Sejong City

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Sejong
세종시
Special autonomous city
Sejong Special Autonomous City
  transcription(s)
 • Hangul 세종
 • Hanja
 • Revised Romanization Sejong Teukbyeol-jachisi
 • McCune-Reischauer Sechong T’ŭkpyŏl-chach’isi
Official logo of Sejong
Emblem of Sejong
Map of South Korea with Sejong highlighted
Map of South Korea with Sejong highlighted
Country  South Korea
Region Hoseo
Neighbourhood
Town
Townships
2
1
9
Government
 • Mayor Lee Chunhee
Area
 • Total 465.23 km2 (179.63 sq mi)
Population (October, 2014)
 • Total 142,686[1]
 • Dialect Chungcheong
Flower Peach
Tree Pine
Bird Dollarbird
Website sejong.go.kr
Construction site in Sejong, November 2009

Sejong (Hangul: 세종, hanja: 世宗), officially Sejong Special Autonomous City (Hangul: 세종특별자치시, hanja: 世宗特別自治市) and formerly known as Yeongi (연기, 燕岐) County is South Korea's de facto second capital city. In early 2007, the South Korean government created a special administrative district from parts of Chungcheongnam-do and Chungcheongbuk-do provinces, near Daejeon, to relocate nine ministries and four national agencies from Seoul. The new capital opened on 2 July 2012, with 36 government agencies slated to move there by 2015.[2]

Name[edit]

Sejong was named in honor of the Joseon Dynasty King Sejong the Great, the father of Korea's national alphabet.[3]

The city was originally called Yeongi County (연기, 燕岐).

History[edit]

In 2004, the plan for creation of the city arose after the failure of former President Roh Moo-hyun to relocate the national capital from Seoul to the Chungcheong region, Yeongi–Gongju area and Gongju–Nonsan area as candidates.[4] The plan envisages a city with a population of around 500,000 [5]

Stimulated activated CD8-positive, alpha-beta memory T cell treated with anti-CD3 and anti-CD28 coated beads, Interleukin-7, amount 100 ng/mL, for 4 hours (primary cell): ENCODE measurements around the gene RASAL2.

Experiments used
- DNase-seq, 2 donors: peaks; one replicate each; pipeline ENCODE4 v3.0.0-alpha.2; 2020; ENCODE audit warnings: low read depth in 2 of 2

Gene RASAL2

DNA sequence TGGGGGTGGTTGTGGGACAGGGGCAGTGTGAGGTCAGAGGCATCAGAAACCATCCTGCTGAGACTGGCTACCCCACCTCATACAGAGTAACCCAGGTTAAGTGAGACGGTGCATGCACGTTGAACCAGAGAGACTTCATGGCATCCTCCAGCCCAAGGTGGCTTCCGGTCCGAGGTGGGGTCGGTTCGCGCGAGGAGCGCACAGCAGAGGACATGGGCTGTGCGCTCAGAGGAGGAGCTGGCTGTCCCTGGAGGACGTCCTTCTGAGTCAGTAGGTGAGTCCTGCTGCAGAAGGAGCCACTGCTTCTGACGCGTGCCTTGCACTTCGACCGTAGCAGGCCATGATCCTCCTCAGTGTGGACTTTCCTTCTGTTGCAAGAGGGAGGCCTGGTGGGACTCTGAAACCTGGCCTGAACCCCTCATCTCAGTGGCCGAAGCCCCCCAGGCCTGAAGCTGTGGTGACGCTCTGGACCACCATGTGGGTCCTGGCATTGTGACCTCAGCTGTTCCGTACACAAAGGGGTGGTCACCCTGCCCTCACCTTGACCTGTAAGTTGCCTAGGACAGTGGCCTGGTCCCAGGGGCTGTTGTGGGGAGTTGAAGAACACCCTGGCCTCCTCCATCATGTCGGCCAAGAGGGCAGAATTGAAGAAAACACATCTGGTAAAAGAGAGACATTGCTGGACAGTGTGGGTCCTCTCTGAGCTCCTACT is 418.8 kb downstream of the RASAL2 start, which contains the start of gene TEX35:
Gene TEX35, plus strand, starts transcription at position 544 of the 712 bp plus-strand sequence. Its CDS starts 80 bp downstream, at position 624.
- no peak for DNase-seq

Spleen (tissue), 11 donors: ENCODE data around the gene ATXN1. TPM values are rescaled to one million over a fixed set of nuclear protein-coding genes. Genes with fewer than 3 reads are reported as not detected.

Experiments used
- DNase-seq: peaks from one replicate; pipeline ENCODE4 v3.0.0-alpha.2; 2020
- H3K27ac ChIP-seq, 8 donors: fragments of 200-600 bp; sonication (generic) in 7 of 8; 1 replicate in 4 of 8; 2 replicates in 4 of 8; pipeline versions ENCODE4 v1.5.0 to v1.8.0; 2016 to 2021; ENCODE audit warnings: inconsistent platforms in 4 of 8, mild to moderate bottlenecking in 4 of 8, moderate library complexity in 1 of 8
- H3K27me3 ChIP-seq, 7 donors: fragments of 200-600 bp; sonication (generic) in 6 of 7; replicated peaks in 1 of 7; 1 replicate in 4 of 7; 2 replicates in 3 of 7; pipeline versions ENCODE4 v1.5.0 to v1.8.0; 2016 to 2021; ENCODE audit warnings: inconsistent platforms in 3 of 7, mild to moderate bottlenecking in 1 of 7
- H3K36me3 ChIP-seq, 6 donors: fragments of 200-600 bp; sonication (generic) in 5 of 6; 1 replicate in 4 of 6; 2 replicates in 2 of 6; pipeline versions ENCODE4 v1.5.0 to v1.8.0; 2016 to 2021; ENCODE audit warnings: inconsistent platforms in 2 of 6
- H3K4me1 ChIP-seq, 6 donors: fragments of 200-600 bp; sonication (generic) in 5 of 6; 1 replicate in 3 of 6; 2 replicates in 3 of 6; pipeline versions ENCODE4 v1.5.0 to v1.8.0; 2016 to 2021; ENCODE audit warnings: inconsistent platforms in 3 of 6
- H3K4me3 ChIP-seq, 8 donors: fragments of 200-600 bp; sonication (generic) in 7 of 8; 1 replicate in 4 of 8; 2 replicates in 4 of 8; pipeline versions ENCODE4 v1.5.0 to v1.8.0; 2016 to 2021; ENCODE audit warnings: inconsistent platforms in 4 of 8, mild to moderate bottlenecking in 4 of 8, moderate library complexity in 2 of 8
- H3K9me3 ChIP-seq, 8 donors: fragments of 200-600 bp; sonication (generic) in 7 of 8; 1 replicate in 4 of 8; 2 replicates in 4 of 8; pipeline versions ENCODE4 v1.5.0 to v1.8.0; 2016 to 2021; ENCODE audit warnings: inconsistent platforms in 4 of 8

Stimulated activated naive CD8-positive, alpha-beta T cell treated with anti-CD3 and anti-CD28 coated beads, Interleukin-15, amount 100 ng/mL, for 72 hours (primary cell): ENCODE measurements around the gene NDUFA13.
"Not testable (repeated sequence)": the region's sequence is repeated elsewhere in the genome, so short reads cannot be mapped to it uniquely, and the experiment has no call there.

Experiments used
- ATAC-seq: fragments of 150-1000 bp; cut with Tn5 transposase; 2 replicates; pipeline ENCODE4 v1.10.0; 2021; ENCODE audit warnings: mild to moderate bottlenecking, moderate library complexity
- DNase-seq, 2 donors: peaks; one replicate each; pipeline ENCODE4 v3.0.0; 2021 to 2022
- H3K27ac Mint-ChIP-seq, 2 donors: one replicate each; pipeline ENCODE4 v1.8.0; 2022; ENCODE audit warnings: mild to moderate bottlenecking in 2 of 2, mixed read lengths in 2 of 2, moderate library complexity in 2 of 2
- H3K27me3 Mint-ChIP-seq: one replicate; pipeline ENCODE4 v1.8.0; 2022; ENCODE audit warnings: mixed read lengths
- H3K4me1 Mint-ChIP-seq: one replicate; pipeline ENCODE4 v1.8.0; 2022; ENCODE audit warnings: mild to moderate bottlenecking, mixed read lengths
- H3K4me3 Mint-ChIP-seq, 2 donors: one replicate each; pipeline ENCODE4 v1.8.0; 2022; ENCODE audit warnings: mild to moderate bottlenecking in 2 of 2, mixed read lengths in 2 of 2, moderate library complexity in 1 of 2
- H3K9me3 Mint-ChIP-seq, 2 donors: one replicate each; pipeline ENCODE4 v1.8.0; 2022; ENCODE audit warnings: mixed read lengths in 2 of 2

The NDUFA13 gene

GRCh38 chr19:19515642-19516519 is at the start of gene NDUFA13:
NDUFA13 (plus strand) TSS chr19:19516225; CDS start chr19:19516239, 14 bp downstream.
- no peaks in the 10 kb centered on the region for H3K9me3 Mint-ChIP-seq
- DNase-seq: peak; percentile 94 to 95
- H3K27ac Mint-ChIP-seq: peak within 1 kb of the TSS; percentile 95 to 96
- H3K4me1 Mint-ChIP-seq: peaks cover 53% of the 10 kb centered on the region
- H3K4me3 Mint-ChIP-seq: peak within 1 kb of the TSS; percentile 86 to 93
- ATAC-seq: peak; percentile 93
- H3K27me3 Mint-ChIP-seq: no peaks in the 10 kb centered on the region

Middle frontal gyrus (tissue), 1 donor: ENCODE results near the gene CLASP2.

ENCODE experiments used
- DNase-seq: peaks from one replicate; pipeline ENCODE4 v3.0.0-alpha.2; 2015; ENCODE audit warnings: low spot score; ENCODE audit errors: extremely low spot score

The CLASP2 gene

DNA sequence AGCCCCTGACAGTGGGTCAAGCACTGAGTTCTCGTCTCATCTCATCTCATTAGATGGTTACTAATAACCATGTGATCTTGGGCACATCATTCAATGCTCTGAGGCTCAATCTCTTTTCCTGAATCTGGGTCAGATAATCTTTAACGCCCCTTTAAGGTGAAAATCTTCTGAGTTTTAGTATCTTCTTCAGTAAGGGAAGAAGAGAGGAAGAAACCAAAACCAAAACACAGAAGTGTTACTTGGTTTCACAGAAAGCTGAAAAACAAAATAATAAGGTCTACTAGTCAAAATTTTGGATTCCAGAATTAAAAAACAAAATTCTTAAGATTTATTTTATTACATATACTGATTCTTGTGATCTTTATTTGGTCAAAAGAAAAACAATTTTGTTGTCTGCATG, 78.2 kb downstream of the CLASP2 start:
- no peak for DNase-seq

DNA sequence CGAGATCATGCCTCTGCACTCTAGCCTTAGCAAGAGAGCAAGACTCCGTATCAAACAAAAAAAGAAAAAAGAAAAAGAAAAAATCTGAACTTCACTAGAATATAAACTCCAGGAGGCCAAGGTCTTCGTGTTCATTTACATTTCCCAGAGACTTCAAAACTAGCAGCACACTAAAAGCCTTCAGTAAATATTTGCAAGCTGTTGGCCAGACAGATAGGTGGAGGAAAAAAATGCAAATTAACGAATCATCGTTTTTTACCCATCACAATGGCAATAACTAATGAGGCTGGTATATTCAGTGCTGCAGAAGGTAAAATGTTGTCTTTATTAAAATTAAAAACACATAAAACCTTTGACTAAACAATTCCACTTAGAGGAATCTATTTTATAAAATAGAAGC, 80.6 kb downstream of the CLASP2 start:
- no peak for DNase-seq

Plans for the city have resulted in numerous disputes in the National Assembly. A faction led by former President Lee Myung-bak's political rival, current President Park Geun-hye within the Grand National Party, all opposition parties and a majority of people in the Chungcheong region are against scrapping the original plan to relocate government ministries to Sejong in South Chungcheong Province. The city was originally meant to be the capital, but a high court ruled it to be illegal.[2]

In July 2012 Sejong was created from all of Yeongi County, three townships of Gongju[6] and one township of Cheongwon County.

In April 2013 the government of Putrajaya, Malaysia signed a letter of intent (LOI) with the government of Sejong City to mark cooperation between the two cities.

Geography[edit]

Sejong is located between three other major Korean cities: Daejeon, Cheonan and Cheongju.[citation needed]

It is about 75 miles (121 km) from Seoul.[7]

Cityscape[edit]

As of 2012 much of the city was under construction. The residential area, by 2012, had several high-rises built for transplants. At that time the residential area was cordoned off from much of the under-development governmental area and had some restaurants, six schools, and one grocery store. As of 2012 Sejong City had no museum and no hospital.[7]

Administrative divisions[edit]

Hansol-dong and Jochiwon-eup is the city main urban center. Sejong is divided into 2 dong (neighbourhood), 1 eup (town) and 9 myeon (townships).

Map Name Hangul Hanja Population
(2014)[1]
Sejong-map2.png
Neighbourhoods
Hansol-dong 한솔동 扞率洞 20,718
Dodam-dong 도담동   洞 11,544
Towns
Jochiwon-eup 조치원읍 鳥致院邑 48,468
Townships
Yeongi-myeon 연기면 燕岐面 2,942
Yeondong-myeon 연동면 燕東面 4,127
Bugang-myeon 부강면 芙江面 7,002
Geumnam-myeon 금남면 錦南面 10,355
Janggun-myeon 장군면 燕岐面 5,616
Yeonseo-myeon 연서면 燕西面 8,014
Jeonui-myeon 전의면 全義面 7,153
Jeondong-myeon 전동면 全東面 4,335
Sojeong-myeon 소정면 小井面 3,087

Population and demographics[edit]

Many of the foreign-born teachers that work in Jochiwon-eup live in Chimsan-ri, and the estimated native English foreigner population is around 50. As of 2011, Sejong has a large foreign community of native English speakers considering its small size and population. This is because there are two major universities there. The city aims to have a population of 200,000 at the end of 2012, 300,000 by 2020 and 500,000 by 2030.[8]